I know the road will not be easy and smooth. Potholes of fear may threaten my progress. Life may force some detours. But for now, I have the address typed into the GPS and am heading for the start of a beautiful adventure into the world of fitness gains and challenges.

Tuesday, March 9, 2010

Caught in the act. . .almost

The tinny little beeps from my watch awakened me well before I was ready to get up. But get up I did. It was Tuesday morning and I had an appointment with a sadistic fitness leader and her 5:45 a.m. core class. In some odd way, I looked forward to it. I jumped into the clothes I laid out the night before (can't rely on my brain that early in the morning) and quiet as a mouse, tiptoed into the kitchen to find some breakfast. Turns out, I really didn't have to be that quiet.

As I went to open the cereal cupboard, I heard a raucous from within. It sounded like a herd, gaggle, yea, even a pack of wild mice having a heyday. I heard them on the top shelf, then the second, crinkling the bag of a cereal package. Since my presence didn't seem to bother them, I decided to look elsewhere for breakfast. Note to self: break out the mouse traps when I return from my workout.

Upon returning and with disinfectant in hand, I warily opened the doors to undertake the inevitable and necessary purge of moose poo. No, make that mouse poo. Whew! Anyway, what I discovered was an all-out assault on my food. That mouse had chewed a hole into the snap-on plastic lid of a large hot chocolate container and climbed into the depths to feast. Then he chewed his way into my beloved frosted shredded wheat cereal. The top shelf was completely covered with doo-doo, the other levels having lesser but still significant levels of yuck. Everything came out and surfaces were scrubbed clean. The cupboard is usable once again and the traps stand ready to snap down on the next marauding mouse who dares ravage my food.

I got to thinking about this whole scenario. How did I know what was going on under the cover of darkness and behind closed doors? Sure, I suspected foul play when I heard scurrying in the cupboard. But the dead giveaway were the signs left behind; the tiny brown pellets and shredded wrappings. Did I have to actually see the mouse to know that he was up to no good? What if I ignored the signs? Would you want to pull a glass from the first shelf and raise it to your lips? Probably not.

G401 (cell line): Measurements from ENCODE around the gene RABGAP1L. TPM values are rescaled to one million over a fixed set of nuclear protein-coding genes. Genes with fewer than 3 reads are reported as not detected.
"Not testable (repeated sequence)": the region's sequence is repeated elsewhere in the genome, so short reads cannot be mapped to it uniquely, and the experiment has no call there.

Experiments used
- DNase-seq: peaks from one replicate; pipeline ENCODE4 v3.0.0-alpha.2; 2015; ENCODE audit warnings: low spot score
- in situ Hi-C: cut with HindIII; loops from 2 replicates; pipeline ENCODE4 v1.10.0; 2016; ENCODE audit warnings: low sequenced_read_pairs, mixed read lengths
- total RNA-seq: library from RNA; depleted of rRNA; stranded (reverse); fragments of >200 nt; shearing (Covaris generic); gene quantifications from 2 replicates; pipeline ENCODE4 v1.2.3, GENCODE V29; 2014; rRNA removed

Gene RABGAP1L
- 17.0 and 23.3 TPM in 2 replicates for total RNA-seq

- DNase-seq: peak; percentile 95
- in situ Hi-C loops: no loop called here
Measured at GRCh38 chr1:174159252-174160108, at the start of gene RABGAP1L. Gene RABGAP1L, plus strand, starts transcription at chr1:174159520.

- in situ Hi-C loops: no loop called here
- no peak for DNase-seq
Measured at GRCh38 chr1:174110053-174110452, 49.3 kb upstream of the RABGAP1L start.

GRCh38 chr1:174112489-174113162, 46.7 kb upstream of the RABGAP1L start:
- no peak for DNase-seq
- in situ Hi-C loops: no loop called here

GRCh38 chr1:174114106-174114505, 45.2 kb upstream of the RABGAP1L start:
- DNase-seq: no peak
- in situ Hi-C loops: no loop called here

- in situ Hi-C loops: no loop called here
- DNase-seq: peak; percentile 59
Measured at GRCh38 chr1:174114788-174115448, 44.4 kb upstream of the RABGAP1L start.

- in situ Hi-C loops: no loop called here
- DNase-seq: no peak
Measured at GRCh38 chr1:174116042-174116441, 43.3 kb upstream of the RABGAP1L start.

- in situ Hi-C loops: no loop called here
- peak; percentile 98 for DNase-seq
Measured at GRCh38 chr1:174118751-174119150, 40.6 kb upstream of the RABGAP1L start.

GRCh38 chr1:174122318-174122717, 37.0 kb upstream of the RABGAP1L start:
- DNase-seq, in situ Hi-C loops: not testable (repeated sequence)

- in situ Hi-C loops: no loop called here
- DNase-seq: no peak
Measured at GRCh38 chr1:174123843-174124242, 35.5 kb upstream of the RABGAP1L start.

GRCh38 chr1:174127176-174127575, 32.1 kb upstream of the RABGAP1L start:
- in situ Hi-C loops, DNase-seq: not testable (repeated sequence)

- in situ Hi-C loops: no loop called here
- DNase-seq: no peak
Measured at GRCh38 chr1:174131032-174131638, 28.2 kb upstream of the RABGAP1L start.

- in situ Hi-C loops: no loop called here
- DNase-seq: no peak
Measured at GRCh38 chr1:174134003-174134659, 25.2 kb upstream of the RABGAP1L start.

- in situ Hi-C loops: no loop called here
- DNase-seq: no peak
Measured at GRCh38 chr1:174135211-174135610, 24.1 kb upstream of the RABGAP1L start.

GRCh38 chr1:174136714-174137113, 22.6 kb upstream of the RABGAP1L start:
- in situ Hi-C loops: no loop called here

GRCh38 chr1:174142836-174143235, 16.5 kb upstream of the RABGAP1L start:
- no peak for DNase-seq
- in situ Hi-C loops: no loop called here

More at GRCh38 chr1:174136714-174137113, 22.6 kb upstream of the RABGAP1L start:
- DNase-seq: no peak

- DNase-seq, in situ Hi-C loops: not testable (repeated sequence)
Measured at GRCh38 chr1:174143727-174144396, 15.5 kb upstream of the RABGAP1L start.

But don't we often ignore sure signs of foul play? We figure that if we don't actually get caught, all is well. But nay, not so. The filth of a life lived in secret contaminates everything. Unfortunately, a simple cleaning will only tidy up the symptoms for awhile. If we don't kill, exterminate, totally eradicate the real problem, we only fool ourselves.

Let's be honest. We don't all hide "big" problems like drunkenness, illicit drug use, or adultery. But I bet we might be guilty of trying to hide selfishness, covetousness, laziness, and pride. Our mouths become weapons. Some pens and paper may wander from our cubicle and end up at home because "they" won't miss such small things.We might shade the truth, be dishonest on our taxes, or even cheat our employer of full attention and time.

We must be careful. Our misconduct (or, in politically incorrect terms, sin), no matter how big or small, leaves a stinky residue behind that gives us away. There is no mistaking it. Though the trap may not have snapped yet, it will, sooner or later.  Let's not be afraid to come out from behind cupboard doors and clean up our act. Then we can say with King David, "Though you probe my heart and examine me at night, though you test me, you will find nothing; I have resolved that my mouth will not sin...Search me, O God, and know my heart; test me and know my anxious thoughts. See if there is any offensive way in me, and lead me in the way everlasting" (Psalm 17:3,139:23,24).

A walk in the park and a pink finish line

By the time I finish most races, I've figured out at least the first paragraph of my post-race story. This was one of the few where the ...